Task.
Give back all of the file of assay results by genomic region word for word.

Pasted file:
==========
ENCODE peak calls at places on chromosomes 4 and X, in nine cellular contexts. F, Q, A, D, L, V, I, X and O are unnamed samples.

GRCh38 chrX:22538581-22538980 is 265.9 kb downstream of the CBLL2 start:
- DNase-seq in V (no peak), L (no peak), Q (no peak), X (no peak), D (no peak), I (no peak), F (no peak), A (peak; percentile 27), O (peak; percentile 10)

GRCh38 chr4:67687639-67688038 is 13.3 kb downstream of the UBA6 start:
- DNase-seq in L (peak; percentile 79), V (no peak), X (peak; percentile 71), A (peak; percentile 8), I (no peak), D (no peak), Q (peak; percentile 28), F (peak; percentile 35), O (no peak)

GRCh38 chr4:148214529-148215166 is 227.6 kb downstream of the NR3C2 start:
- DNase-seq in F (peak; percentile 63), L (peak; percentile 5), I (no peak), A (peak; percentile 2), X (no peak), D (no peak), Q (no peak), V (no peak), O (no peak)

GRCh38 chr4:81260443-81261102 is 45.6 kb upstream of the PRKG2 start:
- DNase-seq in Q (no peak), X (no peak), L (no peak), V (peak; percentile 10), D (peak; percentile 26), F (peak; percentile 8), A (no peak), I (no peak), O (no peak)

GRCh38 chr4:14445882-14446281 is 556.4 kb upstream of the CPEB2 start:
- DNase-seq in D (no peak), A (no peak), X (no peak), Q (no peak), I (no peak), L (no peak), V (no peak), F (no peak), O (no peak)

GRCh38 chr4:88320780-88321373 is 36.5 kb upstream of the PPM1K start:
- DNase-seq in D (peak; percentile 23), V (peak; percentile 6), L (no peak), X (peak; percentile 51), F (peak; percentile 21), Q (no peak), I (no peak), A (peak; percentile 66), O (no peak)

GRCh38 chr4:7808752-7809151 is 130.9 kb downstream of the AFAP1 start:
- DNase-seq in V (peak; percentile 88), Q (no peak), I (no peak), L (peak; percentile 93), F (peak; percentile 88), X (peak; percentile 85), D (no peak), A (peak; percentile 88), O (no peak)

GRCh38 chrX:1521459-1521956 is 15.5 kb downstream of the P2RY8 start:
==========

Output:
ENCODE peak calls at places on chromosomes 4 and X, in nine cellular contexts. F, Q, A, D, L, V, I, X and O are unnamed samples.

GRCh38 chrX:22538581-22538980 is 265.9 kb downstream of the CBLL2 start:
- DNase-seq in V (no peak), L (no peak), Q (no peak), X (no peak), D (no peak), I (no peak), F (no peak), A (peak; percentile 27), O (peak; percentile 10)

GRCh38 chr4:67687639-67688038 is 13.3 kb downstream of the UBA6 start:
- DNase-seq in L (peak; percentile 79), V (no peak), X (peak; percentile 71), A (peak; percentile 8), I (no peak), D (no peak), Q (peak; percentile 28), F (peak; percentile 35), O (no peak)

GRCh38 chr4:148214529-148215166 is 227.6 kb downstream of the NR3C2 start:
- DNase-seq in F (peak; percentile 63), L (peak; percentile 5), I (no peak), A (peak; percentile 2), X (no peak), D (no peak), Q (no peak), V (no peak), O (no peak)

GRCh38 chr4:81260443-81261102 is 45.6 kb upstream of the PRKG2 start:
- DNase-seq in Q (no peak), X (no peak), L (no peak), V (peak; percentile 10), D (peak; percentile 26), F (peak; percentile 8), A (no peak), I (no peak), O (no peak)

GRCh38 chr4:14445882-14446281 is 556.4 kb upstream of the CPEB2 start:
- DNase-seq in D (no peak), A (no peak), X (no peak), Q (no peak), I (no peak), L (no peak), V (no peak), F (no peak), O (no peak)

GRCh38 chr4:88320780-88321373 is 36.5 kb upstream of the PPM1K start:
- DNase-seq in D (peak; percentile 23), V (peak; percentile 6), L (no peak), X (peak; percentile 51), F (peak; percentile 21), Q (no peak), I (no peak), A (peak; percentile 66), O (no peak)

GRCh38 chr4:7808752-7809151 is 130.9 kb downstream of the AFAP1 start:
- DNase-seq in V (peak; percentile 88), Q (no peak), I (no peak), L (peak; percentile 93), F (peak; percentile 88), X (peak; percentile 85), D (no peak), A (peak; percentile 88), O (no peak)

GRCh38 chrX:1521459-1521956 is 15.5 kb downstream of the P2RY8 start: